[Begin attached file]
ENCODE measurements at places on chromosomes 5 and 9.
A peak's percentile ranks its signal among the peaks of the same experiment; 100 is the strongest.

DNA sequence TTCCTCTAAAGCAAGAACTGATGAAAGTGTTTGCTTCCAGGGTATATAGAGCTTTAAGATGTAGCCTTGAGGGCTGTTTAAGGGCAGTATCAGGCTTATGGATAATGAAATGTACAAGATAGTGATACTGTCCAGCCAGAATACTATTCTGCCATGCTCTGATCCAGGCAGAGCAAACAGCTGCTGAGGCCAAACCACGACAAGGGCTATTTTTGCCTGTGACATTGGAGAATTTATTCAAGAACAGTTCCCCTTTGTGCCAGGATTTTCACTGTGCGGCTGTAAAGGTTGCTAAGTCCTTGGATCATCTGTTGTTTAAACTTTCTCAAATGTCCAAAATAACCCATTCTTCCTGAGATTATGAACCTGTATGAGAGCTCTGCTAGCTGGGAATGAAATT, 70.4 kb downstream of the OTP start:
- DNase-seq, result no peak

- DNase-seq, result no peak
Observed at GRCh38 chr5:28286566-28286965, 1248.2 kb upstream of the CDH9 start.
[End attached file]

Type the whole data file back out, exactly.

ENCODE measurements at places on chromosomes 5 and 9.
A peak's percentile ranks its signal among the peaks of the same experiment; 100 is the strongest.

DNA sequence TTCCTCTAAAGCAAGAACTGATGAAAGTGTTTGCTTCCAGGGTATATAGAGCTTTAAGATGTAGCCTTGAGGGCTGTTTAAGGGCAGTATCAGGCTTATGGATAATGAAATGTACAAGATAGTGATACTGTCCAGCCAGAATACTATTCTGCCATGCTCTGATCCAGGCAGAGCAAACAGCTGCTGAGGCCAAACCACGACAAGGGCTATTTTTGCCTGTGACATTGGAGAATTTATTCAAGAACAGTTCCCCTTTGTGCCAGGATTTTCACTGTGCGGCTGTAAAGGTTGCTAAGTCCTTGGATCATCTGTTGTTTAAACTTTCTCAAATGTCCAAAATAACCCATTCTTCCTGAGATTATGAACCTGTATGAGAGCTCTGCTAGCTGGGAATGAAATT, 70.4 kb downstream of the OTP start:
- DNase-seq, result no peak

- DNase-seq, result no peak
Observed at GRCh38 chr5:28286566-28286965, 1248.2 kb upstream of the CDH9 start.